Remembering LGBT voices in military history

In the United States, Memorial Day is a time to remember all those who have died in service to our country. Social media will likely flood with images of widows and widowers mourning at grave sites, videos of soldiers reuniting with loved ones at airports and stories about selfless acts of valor. This somber, commemorative day is intended to evoke a deep sense of patriotism in all Americans.

But what’s missing from this picture? Would stories about military personnel mourning, rejoicing or sacrificing elicit the same sense of pride if the soldiers were members of the LGBT community? Unfortunately, the military has a long, complicated history with mistreating queer people.

Until President Obama repealed “Don’t Ask, Don’t Tell” in 2011, being gay was grounds for termination from the military. This makes it nearly impossible to determine how many queer people made the ultimate sacrifice for our safety.  But, being allies and members of the LGBTQIA+ community, we have an obligation to remember these unsung heroes with vigor equal to that of their straight and cisgendered counterparts. This blog post is an attempt to highlight the service of these queer voices and depict the hardships they faced throughout history.

As you can imagine, it was difficult to be a member of the LGBT community while enlisted in the military. These brave women, men and gender nonconforming people were forced to lie about their sexual orientations just so they could protect and serve this country. In addition to risking their lives on the battlefield, LGBT service members faced potential violence in their own units and immediate discharge if their sexuality was discovered. In the 1940s, people with homosexual or bisexual orientations began receiving a “blue discharge” which made them ineligible for G.I. Bill benefits. During this time, service members suspected of queer orientations would receive an “undesirable discharge” while those guilty of homosexual activity (or engaging in “same-sex behavior”) would be “dishonorably discharged.” 

Sergeant Leonard Matlovich famously contested the armed forces’ discriminatory policies against queer people in 1975. Matlovich, who had served for 12 years in the Air Force, was a highly respected member of the military.  He had received a Bronze Star, a Purple Heart and shrapnel wounds during the Vietnam War. Simply put, Matlovich was an exemplary member of the military. However, when he chose to disclose his sexuality to his superiors, Matlovich was immediately discharged.

In September of 1975, his story made the cover of TIME magazine and prompted outrage in both proponents and opponent of gay rights. Some called him “a disgrace to the uniform of an honorable service” while others supported his bravery in challenging an outdated system. Tragically, Matlovich died of AIDS in 1988 but used his tombstone as a poignant and permanent reminder of the prejudice he endured. It reads: “A Gay Vietnam Veteran… when I was in the military they gave me a medal for killing two men and a discharge for loving one.”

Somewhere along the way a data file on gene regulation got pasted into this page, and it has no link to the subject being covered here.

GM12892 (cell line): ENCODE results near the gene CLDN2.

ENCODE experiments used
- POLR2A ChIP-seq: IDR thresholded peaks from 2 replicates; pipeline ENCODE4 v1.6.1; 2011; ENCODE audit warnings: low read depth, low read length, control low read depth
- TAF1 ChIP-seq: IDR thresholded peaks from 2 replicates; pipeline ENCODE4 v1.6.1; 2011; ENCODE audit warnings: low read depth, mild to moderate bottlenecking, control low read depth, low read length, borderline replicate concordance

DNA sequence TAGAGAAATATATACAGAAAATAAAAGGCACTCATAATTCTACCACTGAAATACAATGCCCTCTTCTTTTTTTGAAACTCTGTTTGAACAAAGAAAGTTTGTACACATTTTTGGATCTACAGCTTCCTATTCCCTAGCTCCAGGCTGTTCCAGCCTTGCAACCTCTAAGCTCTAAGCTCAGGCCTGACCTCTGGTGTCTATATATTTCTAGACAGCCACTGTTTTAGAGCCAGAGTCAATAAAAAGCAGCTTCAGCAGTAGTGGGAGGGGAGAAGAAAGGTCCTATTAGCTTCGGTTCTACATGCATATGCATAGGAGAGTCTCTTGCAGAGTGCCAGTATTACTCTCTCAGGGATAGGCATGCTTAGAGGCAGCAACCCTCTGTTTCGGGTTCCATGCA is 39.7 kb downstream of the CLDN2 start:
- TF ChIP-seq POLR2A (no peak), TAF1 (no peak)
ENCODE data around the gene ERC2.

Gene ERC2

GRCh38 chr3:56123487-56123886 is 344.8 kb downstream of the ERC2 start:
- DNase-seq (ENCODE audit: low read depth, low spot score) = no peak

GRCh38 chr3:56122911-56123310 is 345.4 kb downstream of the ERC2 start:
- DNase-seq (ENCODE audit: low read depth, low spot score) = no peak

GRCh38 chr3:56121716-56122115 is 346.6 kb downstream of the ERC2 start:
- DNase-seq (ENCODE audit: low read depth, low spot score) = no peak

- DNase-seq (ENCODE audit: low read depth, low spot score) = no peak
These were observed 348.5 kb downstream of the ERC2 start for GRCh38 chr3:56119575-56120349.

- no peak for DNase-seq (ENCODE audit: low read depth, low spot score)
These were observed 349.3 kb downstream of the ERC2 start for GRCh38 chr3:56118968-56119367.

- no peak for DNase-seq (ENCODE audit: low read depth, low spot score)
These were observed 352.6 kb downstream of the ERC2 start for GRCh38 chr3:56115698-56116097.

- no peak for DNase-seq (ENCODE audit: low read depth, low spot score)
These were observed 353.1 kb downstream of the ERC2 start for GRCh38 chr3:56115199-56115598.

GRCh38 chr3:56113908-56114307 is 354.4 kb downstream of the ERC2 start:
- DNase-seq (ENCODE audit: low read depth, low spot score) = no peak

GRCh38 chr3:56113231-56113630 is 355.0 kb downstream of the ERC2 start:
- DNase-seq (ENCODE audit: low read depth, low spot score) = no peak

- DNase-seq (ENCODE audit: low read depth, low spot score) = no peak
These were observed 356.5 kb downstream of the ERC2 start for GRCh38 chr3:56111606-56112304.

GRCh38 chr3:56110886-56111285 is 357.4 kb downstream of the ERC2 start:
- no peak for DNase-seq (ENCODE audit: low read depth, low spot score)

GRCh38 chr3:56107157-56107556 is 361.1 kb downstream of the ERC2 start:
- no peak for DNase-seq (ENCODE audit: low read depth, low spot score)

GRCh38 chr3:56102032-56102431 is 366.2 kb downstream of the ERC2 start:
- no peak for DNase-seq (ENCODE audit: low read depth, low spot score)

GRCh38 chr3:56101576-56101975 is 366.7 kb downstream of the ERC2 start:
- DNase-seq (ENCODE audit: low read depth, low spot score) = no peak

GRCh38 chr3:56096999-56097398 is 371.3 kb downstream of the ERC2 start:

Matlovich’s grave

It’s no secret that ever since the Revolutionary War people “have been drummed out of the U.S. military for homosexual acts.”  In 1919,  for instance, Navy officials encouraged some enlisted men to “entrap and seduce suspected gay sailors” so they could “obtain information and evidence pertaining to cocksuckers and rectum receivers.” During World War II, doctors even placed tongue depressors into patients’ throats to gauge their gag reflexes. The assumption was that men who performed oral sex on other men would lack this natural reflex.

Despite the severe repercussions of homosexual activity, some members of the military still risked their lives to have profound relationships with members of the same sex. In 1939, Gordon Bowsher and Gilbert Bradley did exactly that. Before he joined the British Army, Bradley was already in love with Bowsher.

In fact, the two men were so enamored with each other that they exchanged hundreds of romantic letters throughout the war that were only recently discovered.  Bowsher and Bradley risked imprisonment and death just to write about their desire for one another and fantasies for their future together. Unlike their heterosexual counterparts who could proudly discuss their sweethearts back home, these men were forced to hide their affection. The hopeful, albeit melancholic, tone of these letters is best summarized in the line: “wouldn’t it be wonderful if all our letters could be published in the future in a more enlightened time? Then all the world could see how in love we are.”

In discussing these letters, Peter Roscoe, a gay rights activist, explains that they serve as an important reminder that “there is a gay history and it isn’t always negative and tearful…despite all the awful circumstances, gay men and lesbians managed to rise above it all.”

Letters between Bowsher and Bradley

Two decades after Gordon Bowsher and Gilbert Bradley penned these letters, Fannie Mae Clackum became the first person to successfully challenge her discharge on the grounds of homosexuality from the U.S military. During the late 1940s and early 1950s Fannie served as a US Air Force Reservist and developed a close relationship with fellow Air Force Reservist, Grace Garner. Due to the pair’s intimate relationship, they were suspected of homosexual activity. In an attempt to prove these suspicions, the Air Force arranged for Fannie, Grace and a fellow solider to stay overnight in a motel together. In a cruel act of deception, the fellow solider served as an informant for the Air Force. Shortly after their motel stay, and despite Fannie’s and Grace’s denial of anything romantic occurring, the two women were dishonorably discharged from the Air Force.

Once discharged, Fannie and Grace moved in together, under the pretense of better fighting their dismissal. After eight years of court hearings, the pair finally prevailed in 1960 and the Air Force invalidated their discharges. Both women were awarded back pay for the remainder of their enlistment periods. [It’s important to note that both women denied having a sexual relationship but, considering that they lived together and had a very close relationship, it’s highly likely they were closeted.]

Fannie, Grace and other members of the Air Force